Nissan learns about autonomous driving with car towing

December 06, 2016 // By Julien Happich
Car maker Nissan Motor announced it is using a fully automated vehicle towing system at its Oppama Plant. Dubbed Intelligent Vehicle Towing (IVT), the system relies on mapping and communication technologies to link an intelligent and all-electric car to Nissan's production infrastructure and command it to tow newly produced cars to their dedicated wharf for shipping.

Part of Nissan's Intelligent Mobility vision, the IVT system uses a modified Nissan LEAF to autonomously tow trollies carrying finished vehicles between designated loading and unloading points at the plant.

Unlike conventional automatic guided vehicle systems for transporting parts, which often require the installation of rails or extensive use of magnetic tape, this system does not need any special infrastructure to operate, but instead relies completely on the towing car's autonomous driving capabilities.

The said car is equipped with an array of cameras and laser scanners that detect lane markings, curbs and potential obstacles or hazards around the vehicle.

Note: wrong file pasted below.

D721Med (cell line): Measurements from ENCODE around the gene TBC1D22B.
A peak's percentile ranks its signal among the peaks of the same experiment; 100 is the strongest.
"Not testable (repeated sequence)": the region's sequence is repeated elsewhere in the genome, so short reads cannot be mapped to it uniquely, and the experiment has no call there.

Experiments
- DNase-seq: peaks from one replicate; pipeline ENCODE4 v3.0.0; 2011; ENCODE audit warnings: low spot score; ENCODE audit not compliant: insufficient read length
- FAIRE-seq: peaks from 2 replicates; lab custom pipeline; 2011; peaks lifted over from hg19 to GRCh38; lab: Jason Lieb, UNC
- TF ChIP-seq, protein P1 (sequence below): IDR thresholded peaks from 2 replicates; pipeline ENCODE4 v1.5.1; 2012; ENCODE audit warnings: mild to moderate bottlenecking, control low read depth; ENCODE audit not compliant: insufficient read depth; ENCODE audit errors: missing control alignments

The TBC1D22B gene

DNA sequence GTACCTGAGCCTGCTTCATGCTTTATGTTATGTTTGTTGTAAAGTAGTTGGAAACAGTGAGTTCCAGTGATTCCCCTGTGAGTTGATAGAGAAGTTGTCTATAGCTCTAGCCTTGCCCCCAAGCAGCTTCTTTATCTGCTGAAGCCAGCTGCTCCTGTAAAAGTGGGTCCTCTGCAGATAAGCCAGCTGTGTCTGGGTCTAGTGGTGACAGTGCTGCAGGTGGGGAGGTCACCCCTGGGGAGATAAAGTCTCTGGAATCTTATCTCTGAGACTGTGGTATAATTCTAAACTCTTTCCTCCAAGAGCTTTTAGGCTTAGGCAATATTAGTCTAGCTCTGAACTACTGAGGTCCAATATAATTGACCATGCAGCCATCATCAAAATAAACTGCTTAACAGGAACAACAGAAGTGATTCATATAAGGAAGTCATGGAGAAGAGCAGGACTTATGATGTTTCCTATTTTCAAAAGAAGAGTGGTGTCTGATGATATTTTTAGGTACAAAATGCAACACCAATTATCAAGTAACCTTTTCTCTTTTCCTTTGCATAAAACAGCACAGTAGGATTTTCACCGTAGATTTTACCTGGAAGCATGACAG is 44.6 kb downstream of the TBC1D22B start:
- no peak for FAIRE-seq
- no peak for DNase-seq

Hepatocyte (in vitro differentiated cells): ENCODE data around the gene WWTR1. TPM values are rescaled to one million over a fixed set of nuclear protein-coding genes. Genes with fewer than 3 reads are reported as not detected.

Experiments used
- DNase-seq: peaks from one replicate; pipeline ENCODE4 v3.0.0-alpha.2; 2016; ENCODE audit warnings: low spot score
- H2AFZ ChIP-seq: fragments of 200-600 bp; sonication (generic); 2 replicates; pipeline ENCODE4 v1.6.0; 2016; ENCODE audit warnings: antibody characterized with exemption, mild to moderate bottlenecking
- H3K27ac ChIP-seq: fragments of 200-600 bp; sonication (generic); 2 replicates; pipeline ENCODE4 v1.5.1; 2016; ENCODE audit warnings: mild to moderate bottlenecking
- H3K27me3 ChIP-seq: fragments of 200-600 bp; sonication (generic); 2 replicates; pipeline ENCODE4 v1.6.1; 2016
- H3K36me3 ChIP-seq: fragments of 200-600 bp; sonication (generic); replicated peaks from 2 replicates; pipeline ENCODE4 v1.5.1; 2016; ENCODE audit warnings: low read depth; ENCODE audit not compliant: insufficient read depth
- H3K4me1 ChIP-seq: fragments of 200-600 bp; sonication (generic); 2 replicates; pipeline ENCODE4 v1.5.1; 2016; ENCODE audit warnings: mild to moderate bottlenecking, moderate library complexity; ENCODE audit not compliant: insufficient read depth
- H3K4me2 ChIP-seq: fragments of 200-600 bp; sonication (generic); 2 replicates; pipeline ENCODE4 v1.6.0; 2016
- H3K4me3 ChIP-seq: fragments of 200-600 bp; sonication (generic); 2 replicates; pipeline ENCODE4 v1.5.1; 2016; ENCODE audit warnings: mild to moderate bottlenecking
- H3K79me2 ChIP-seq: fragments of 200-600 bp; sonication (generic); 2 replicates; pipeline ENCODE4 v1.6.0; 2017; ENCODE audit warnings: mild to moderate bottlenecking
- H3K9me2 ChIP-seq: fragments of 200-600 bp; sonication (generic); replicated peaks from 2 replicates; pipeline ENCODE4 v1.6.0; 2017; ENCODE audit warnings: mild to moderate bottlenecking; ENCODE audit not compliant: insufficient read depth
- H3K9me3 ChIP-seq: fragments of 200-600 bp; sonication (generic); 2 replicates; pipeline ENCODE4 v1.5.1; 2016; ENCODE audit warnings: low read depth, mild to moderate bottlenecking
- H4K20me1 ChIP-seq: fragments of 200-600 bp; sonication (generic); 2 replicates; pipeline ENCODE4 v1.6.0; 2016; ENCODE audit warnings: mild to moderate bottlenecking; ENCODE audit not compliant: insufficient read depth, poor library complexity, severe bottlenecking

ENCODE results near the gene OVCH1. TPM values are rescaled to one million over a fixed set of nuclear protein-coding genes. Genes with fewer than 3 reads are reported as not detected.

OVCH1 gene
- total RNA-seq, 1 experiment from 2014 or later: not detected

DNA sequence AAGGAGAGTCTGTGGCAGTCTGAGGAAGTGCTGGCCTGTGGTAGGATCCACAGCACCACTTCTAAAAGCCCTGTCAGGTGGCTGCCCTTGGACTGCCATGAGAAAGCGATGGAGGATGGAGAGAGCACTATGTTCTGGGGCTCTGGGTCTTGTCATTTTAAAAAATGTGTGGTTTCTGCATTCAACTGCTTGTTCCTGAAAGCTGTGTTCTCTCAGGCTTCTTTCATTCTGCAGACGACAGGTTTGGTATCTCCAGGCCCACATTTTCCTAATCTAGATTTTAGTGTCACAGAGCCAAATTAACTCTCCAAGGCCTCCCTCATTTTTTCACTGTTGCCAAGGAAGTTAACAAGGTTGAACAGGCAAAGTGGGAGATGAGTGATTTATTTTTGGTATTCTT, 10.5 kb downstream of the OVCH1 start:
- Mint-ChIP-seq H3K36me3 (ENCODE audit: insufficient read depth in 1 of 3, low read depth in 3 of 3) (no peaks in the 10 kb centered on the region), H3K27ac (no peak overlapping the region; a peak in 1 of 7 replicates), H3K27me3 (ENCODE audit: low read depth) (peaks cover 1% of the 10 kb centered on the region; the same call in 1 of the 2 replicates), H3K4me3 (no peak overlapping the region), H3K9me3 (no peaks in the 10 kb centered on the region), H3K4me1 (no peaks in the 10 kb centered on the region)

By cross-referencing this information with map data, the towing car calculates its own location, negotiating the route to its destination unaided, traveling within the speed limits of the factory, and automatically stopping if it detects an obstacle or hazard ahead.

This allows the towing route to be easily altered to accommodate changes in production processes or vehicle transport routes, and using the driverless car is expected to improve production efficiency too.

All driverless towing cars are connected to a central traffic control system, which can monitor the location, driving speed, remaining battery and operational status of each vehicle. When two driverless towing cars meet at an intersection, the control system’s algorithm determines which car should be given right-of-way, and in case of emergency, the system can stop the vehicles remotely.